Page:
By John Barham, International Editor
An unconventional new idea to give terrorist suspects their day in court.
The Dutch government has approached the United States with an unorthodox proposal to try detainees being held without trial at Guantánamo Bay.
Richard Gerding, counselor for police and judicial affairs at the Dutch Embassy in Washington, D.C., said his government has suggested to the United States that these suspects could be transferred for trial at the International Criminal Court at The Hague. “We don’t know the nature of these people,” he said, "but at least [the court] can say if they are dangerous international terrorists.”
The U.S. military is holding over 300 prisoners at Guantánamo Bay, but fewer than a dozen of them have ever been charged with a crime and none have been convicted. The government says it will bring charges against 70 detainees and try them before military commissions. But that would still leave several hundred prisoners who are not scheduled to stand trial.
U.S. officials say the detainees are enemy combatants, although their lawyers claim they are innocent farmers, traders, or drivers. Most were captured in Africa, Asia, and Europe, far from the battlefields of Afghanistan or Iraq.
Gerding says United States' reaction to the Dutch proposal has been cool. “There’s not been much feedback from the U.S. government. The State Department says that this is something that might work in the long run,” he said. “Perhaps it might work for a new administration looking for a way out of the problem.”
The U.S. Supreme Court ruled last year that military commissions the government had set up to try detainees were unlawful, since Congress had not authorized their creation. Congress then passed the Military Commissions Act, which denies any non-U.S. citizen declared an “enemy combatant” the right to seek judicial review of the basis for their arrest under the doctrine of habeas corpus.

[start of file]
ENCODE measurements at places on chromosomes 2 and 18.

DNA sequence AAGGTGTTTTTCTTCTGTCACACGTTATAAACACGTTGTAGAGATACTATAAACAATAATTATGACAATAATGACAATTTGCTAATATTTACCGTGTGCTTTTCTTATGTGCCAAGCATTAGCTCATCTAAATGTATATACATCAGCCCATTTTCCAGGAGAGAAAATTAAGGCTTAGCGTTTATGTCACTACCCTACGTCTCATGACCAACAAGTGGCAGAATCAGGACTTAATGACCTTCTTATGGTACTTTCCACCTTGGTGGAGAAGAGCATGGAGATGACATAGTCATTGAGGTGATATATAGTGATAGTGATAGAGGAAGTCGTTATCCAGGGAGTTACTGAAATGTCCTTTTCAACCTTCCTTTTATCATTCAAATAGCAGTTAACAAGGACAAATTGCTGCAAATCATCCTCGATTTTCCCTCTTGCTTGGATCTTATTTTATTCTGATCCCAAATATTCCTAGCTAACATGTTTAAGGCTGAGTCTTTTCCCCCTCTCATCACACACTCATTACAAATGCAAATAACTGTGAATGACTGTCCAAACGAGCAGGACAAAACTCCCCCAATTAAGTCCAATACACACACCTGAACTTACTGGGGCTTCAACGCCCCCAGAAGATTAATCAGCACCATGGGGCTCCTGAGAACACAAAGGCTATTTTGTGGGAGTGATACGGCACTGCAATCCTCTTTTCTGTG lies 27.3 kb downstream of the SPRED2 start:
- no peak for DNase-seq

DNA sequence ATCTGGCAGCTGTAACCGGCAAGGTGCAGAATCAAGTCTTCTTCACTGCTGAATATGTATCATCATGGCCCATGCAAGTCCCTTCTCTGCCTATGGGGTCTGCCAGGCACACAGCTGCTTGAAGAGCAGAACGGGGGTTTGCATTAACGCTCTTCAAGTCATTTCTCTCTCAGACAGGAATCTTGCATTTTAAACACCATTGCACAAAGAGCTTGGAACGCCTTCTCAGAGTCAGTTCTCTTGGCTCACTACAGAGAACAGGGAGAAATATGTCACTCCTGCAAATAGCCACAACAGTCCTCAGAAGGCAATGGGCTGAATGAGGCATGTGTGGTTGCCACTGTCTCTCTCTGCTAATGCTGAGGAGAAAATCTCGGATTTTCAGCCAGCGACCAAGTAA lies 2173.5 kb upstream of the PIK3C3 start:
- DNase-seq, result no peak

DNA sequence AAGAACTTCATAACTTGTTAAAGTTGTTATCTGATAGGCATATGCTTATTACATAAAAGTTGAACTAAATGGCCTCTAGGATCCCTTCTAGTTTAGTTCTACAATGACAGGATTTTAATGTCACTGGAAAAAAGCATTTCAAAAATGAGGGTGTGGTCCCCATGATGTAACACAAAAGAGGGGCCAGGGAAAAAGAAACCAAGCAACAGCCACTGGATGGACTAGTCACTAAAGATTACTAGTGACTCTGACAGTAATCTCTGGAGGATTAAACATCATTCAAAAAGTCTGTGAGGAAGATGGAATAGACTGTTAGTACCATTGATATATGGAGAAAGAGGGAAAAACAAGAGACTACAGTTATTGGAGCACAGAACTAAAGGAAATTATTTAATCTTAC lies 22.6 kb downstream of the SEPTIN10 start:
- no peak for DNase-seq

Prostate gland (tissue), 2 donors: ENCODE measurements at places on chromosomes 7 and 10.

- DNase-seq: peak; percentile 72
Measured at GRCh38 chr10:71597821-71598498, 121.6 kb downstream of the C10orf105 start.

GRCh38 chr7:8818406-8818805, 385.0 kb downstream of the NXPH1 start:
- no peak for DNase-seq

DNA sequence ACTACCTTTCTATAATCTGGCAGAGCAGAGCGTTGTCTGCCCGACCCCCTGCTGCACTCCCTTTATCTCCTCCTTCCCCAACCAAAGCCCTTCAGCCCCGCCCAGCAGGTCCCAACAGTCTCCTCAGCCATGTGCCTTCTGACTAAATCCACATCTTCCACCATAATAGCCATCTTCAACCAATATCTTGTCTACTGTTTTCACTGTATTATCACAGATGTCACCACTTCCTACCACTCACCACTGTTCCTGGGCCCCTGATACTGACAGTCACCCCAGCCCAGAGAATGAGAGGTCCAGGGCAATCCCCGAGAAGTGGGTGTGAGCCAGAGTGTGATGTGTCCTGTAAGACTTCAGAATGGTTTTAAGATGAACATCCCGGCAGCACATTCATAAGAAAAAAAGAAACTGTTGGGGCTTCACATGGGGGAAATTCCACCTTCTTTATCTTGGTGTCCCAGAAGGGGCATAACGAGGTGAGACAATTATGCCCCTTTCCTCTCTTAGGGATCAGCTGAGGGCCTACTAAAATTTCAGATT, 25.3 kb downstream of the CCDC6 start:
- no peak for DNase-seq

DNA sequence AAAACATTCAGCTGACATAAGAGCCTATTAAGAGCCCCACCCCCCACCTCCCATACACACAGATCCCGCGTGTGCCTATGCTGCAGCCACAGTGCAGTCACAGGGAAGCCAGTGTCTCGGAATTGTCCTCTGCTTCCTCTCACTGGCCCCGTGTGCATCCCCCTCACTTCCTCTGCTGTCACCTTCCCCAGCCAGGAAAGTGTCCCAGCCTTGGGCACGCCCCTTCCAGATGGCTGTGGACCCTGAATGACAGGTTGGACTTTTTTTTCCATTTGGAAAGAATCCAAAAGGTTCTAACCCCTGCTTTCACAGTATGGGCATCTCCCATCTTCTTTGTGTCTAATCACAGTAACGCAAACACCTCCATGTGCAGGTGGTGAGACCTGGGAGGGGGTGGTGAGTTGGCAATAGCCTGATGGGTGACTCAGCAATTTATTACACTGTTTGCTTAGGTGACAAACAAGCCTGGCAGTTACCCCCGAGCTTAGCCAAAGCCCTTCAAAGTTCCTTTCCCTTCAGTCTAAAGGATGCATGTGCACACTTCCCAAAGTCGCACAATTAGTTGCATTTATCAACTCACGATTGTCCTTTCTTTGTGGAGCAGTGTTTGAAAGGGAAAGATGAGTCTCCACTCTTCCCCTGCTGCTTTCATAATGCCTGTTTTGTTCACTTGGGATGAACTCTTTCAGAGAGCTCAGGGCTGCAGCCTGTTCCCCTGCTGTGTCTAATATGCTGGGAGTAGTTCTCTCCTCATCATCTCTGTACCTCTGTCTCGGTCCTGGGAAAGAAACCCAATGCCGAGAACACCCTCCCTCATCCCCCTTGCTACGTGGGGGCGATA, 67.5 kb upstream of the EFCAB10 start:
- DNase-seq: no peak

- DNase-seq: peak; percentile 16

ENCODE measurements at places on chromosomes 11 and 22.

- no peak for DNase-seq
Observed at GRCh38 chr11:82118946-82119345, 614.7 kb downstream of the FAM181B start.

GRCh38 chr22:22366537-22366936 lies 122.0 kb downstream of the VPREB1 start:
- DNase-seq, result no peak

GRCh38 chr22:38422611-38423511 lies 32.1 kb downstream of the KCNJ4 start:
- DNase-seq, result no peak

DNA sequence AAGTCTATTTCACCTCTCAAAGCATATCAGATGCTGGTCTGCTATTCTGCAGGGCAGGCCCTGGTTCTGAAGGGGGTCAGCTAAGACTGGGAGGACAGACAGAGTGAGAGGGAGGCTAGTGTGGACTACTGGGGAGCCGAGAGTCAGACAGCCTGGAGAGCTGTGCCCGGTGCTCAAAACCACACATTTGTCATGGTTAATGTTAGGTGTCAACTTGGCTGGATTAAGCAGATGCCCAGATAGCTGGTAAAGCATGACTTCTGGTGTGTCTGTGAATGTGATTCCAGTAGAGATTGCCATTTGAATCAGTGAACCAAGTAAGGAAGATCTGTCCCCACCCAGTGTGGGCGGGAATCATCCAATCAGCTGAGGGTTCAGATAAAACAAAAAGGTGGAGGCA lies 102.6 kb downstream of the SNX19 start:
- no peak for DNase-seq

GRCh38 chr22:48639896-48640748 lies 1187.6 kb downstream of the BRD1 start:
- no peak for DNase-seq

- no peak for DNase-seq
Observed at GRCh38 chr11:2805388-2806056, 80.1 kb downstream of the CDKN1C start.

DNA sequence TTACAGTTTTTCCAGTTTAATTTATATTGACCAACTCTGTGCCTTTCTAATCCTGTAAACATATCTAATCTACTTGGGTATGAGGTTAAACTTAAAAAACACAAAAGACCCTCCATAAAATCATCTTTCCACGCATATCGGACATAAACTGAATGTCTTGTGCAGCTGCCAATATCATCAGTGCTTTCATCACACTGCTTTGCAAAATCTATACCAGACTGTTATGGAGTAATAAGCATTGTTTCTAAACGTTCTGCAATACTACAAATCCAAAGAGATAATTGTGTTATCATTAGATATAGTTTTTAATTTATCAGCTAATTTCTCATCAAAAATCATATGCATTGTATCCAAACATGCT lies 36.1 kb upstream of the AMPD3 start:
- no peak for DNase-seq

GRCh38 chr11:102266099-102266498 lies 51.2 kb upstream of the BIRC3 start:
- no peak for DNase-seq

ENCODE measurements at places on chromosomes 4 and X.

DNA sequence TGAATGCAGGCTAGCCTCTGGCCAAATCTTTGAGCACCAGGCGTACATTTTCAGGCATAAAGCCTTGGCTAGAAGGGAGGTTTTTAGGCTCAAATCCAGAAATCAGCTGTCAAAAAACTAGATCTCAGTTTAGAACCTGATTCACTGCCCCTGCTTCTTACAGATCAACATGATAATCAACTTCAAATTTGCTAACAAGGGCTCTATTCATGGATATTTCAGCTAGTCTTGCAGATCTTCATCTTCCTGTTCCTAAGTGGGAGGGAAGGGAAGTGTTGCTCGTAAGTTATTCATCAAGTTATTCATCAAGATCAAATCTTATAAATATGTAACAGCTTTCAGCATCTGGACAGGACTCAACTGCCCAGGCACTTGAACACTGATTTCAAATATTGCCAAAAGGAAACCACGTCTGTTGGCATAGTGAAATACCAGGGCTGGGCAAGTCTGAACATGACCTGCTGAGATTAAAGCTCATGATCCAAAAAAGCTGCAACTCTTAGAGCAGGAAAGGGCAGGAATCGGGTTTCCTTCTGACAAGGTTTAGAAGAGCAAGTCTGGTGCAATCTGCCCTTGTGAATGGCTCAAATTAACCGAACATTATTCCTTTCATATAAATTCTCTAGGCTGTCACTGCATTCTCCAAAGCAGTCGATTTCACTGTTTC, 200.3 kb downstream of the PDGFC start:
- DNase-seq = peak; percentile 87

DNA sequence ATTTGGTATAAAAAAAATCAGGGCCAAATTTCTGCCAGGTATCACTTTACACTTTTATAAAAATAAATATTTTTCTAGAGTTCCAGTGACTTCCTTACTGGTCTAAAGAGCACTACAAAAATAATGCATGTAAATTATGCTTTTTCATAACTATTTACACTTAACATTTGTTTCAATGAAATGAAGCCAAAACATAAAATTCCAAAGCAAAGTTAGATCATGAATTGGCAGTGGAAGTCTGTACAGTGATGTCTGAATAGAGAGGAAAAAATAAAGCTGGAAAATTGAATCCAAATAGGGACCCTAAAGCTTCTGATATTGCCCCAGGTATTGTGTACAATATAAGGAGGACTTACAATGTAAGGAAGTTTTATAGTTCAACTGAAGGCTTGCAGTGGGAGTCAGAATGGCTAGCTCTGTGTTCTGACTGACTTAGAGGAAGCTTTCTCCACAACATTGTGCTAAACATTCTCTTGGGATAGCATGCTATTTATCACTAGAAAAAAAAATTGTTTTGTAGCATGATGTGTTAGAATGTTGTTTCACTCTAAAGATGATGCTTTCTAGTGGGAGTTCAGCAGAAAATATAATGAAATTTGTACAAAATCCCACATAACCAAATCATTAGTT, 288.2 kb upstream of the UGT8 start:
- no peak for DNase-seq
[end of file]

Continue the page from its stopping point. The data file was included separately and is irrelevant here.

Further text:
Many detainees say they were tortured or wrongfully arrested, which could make it hard to win a conviction in a conventional court. Human rights campaigners say that only a handful of the Guantánamo prisoners are even high-ranking Al-Qaeda or Taliban members.
The United States has released approximately 445 detainees from Guantánamo since 2002, leaving approximately 330 still being held there. However, the Pentagon said that “at least” 30 former Guantánamo detainees returned to fight after they were released from detention.
The Pentagon said , “Some have subsequently been killed in combat in Afghanistan.” It added, “These former detainees successfully lied to US officials, sometimes for over three years. Many detainees later identified as having returned to fight against the U.S. with terrorists falsely claimed to be farmers, truck drivers, cooks, small scale merchants, or low level combatants.”